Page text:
As has been widely reported, Southwark Council finally got permission to make its case against the Secretary of State, for his refusal to grant compulsory purchase powers over Aylesbury estate leaseholders. It was Southwark’s second attempt, after first being flatly refused just before Christmas. There can now be a full court hearing, involving all parties, including the leaseholders, probably some time in April.

Southwark Council leader, Peter John, is no doubt relieved by the decision, but he also appears to be confused. The decision does not reverse Sajid Javid’s refusal or overturn the CPO - it just allows Southwark to get on to the playing field, so to speak, and to make its case at a full hearing.

In giving permission, presiding Judge Collins said that Southwark and the Secretary of State should first make efforts to ‘ameliorate’ the leaseholders’ situation. Cllr John immediately repeated his call to the Secretary of State, Sajid Javid, to reconsider his decision, through local media without reference to the leaseholders’ plight.

The 35% Campaign is committed to supporting the Aylesbury leaseholders and we have now raised over £6000 to ensure thay they are legally represented throughtout the whole CPO process; if you would like to help please click here - https://www.gofundme.com/aylesbury-the-right-to-a-community-2uefgf2s - all contributions, large or small gratefully recieved.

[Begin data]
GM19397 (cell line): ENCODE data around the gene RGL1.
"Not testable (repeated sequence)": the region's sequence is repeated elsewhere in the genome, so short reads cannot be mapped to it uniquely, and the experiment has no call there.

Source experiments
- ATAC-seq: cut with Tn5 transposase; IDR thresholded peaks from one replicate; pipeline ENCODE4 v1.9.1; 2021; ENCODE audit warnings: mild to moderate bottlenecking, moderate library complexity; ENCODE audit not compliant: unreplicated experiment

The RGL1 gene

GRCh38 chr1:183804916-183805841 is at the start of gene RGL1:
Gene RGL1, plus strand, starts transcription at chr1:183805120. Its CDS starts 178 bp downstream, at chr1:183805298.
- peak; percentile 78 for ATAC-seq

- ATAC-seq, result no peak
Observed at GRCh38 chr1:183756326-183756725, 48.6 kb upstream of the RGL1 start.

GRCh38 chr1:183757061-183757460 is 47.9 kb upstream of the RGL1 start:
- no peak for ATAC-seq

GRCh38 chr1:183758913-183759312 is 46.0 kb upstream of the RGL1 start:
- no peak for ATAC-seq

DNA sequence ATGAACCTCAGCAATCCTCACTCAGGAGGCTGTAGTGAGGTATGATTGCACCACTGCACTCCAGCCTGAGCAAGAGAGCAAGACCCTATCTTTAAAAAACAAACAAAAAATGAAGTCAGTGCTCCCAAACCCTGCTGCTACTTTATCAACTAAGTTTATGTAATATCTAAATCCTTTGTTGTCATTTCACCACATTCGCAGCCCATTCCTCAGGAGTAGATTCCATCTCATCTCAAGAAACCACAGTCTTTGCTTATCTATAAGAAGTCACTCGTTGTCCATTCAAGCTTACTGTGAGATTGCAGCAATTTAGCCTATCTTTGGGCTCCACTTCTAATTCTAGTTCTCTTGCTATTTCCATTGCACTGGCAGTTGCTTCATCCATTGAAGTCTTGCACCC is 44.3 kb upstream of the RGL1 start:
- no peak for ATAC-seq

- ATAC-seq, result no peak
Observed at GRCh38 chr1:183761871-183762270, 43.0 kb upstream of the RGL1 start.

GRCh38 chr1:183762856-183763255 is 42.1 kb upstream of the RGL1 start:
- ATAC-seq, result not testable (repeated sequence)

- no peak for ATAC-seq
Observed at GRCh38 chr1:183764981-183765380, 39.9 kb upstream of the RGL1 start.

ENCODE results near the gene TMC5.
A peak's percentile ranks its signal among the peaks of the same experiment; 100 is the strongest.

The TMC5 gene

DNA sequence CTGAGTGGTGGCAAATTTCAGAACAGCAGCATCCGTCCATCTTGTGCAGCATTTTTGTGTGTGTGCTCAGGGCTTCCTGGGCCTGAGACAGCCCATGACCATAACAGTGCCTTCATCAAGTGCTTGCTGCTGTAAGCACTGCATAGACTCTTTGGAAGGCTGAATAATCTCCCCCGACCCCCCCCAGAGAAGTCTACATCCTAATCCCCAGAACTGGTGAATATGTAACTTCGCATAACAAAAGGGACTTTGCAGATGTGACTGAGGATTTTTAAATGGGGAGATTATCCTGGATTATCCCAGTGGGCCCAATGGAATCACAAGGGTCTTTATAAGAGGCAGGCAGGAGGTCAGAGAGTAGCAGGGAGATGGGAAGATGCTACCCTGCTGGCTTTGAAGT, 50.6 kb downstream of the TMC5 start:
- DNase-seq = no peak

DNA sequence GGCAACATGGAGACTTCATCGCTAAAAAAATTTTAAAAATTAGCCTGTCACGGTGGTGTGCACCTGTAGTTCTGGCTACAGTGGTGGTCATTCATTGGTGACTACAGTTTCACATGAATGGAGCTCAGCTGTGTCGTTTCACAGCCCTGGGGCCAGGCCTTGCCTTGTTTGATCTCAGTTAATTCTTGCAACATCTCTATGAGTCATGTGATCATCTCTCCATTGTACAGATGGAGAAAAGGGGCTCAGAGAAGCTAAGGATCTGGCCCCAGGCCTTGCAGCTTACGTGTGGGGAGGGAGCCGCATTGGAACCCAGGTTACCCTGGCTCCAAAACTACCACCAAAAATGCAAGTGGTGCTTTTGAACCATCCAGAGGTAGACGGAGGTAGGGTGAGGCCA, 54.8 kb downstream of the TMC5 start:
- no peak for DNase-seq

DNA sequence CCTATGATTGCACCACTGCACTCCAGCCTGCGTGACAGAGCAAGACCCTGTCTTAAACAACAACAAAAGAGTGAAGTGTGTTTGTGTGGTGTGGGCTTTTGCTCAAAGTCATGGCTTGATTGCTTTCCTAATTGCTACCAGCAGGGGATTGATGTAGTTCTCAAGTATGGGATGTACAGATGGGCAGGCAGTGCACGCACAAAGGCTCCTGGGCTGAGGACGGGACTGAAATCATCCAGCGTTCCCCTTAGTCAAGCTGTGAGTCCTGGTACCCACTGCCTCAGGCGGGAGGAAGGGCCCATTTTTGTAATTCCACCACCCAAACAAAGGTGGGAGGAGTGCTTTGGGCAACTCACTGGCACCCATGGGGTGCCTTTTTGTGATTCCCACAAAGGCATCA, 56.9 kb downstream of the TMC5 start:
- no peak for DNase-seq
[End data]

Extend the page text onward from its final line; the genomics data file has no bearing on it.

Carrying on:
Lendlease bid to solve Australia’s housing crisis

Scott Morrison, Australia’s finance minister and possibly “next conservative prime minister”, has been led on a tour of the Heygate redevelopment.

Aussie Minister Scott Morrison with Lendlease’s Rob Heasman touring the new Heygate

Australian developer Lendlease has been lobbying the Australian government in a bid to help solve the country’s deepening housing crisis, holding up its partnership with Southwark Council and redevelopment of the Heygate estate as a viable solution.

Morrison praised the Council for being ‘flexible’ in its relationship with Lendlease and for having agreed to accept a “small upfront payment from Lend Lease for the nine-hectare site in exchange for financial benefits once the project was completed.”

Fortunately, we have been in touch with Australian National Broadcaster ABC and have filled them in with the true story behind Lendlease’s lobbying spin, i.e. that due to small print in the contractual agreement, the Council is unlikely to receive any profit when the scheme completes; and while 25% of the new homes will be ‘affordable’, shared ownership properties require a minium salary of £57,500 and only 82 out of the development’s 2,704 new homes will be for social rent.

ABC published its report yesterday. Hopefully Australia can now learn from our mistakes rather than replicate them.